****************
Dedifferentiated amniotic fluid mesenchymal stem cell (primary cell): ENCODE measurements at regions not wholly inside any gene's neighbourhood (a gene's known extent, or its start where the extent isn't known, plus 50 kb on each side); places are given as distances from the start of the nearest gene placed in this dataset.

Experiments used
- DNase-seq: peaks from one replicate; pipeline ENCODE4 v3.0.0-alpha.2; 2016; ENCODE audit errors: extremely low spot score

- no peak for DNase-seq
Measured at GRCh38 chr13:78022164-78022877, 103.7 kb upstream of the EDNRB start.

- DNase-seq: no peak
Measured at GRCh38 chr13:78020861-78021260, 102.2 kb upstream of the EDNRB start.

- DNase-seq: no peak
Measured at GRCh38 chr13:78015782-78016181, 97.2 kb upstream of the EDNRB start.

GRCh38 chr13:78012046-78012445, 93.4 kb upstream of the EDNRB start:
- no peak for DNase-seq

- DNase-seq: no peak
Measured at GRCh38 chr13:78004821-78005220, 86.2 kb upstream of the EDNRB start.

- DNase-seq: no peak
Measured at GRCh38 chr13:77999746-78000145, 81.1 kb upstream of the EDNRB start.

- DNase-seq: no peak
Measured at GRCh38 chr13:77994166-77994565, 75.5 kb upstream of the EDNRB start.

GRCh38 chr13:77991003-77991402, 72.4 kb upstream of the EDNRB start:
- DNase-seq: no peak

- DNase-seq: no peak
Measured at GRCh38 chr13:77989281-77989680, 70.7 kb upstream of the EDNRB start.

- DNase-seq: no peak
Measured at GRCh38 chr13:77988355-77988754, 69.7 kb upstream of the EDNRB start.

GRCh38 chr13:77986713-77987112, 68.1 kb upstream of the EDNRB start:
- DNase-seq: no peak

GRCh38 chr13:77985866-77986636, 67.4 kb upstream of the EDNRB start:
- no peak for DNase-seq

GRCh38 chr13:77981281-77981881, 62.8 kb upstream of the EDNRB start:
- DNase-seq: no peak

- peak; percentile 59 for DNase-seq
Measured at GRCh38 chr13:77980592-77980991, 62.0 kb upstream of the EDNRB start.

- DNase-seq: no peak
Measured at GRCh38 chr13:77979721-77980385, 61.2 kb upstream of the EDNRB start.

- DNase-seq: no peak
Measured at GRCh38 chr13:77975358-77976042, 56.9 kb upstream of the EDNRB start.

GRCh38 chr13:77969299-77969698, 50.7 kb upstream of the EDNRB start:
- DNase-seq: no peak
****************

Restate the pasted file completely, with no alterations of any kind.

Dedifferentiated amniotic fluid mesenchymal stem cell (primary cell): ENCODE measurements at regions not wholly inside any gene's neighbourhood (a gene's known extent, or its start where the extent isn't known, plus 50 kb on each side); places are given as distances from the start of the nearest gene placed in this dataset.

Experiments used
- DNase-seq: peaks from one replicate; pipeline ENCODE4 v3.0.0-alpha.2; 2016; ENCODE audit errors: extremely low spot score

- no peak for DNase-seq
Measured at GRCh38 chr13:78022164-78022877, 103.7 kb upstream of the EDNRB start.

- DNase-seq: no peak
Measured at GRCh38 chr13:78020861-78021260, 102.2 kb upstream of the EDNRB start.

- DNase-seq: no peak
Measured at GRCh38 chr13:78015782-78016181, 97.2 kb upstream of the EDNRB start.

GRCh38 chr13:78012046-78012445, 93.4 kb upstream of the EDNRB start:
- no peak for DNase-seq

- DNase-seq: no peak
Measured at GRCh38 chr13:78004821-78005220, 86.2 kb upstream of the EDNRB start.

- DNase-seq: no peak
Measured at GRCh38 chr13:77999746-78000145, 81.1 kb upstream of the EDNRB start.

- DNase-seq: no peak
Measured at GRCh38 chr13:77994166-77994565, 75.5 kb upstream of the EDNRB start.

GRCh38 chr13:77991003-77991402, 72.4 kb upstream of the EDNRB start:
- DNase-seq: no peak

- DNase-seq: no peak
Measured at GRCh38 chr13:77989281-77989680, 70.7 kb upstream of the EDNRB start.

- DNase-seq: no peak
Measured at GRCh38 chr13:77988355-77988754, 69.7 kb upstream of the EDNRB start.

GRCh38 chr13:77986713-77987112, 68.1 kb upstream of the EDNRB start:
- DNase-seq: no peak

GRCh38 chr13:77985866-77986636, 67.4 kb upstream of the EDNRB start:
- no peak for DNase-seq

GRCh38 chr13:77981281-77981881, 62.8 kb upstream of the EDNRB start:
- DNase-seq: no peak

- peak; percentile 59 for DNase-seq
Measured at GRCh38 chr13:77980592-77980991, 62.0 kb upstream of the EDNRB start.

- DNase-seq: no peak
Measured at GRCh38 chr13:77979721-77980385, 61.2 kb upstream of the EDNRB start.

- DNase-seq: no peak
Measured at GRCh38 chr13:77975358-77976042, 56.9 kb upstream of the EDNRB start.

GRCh38 chr13:77969299-77969698, 50.7 kb upstream of the EDNRB start:
- DNase-seq: no peak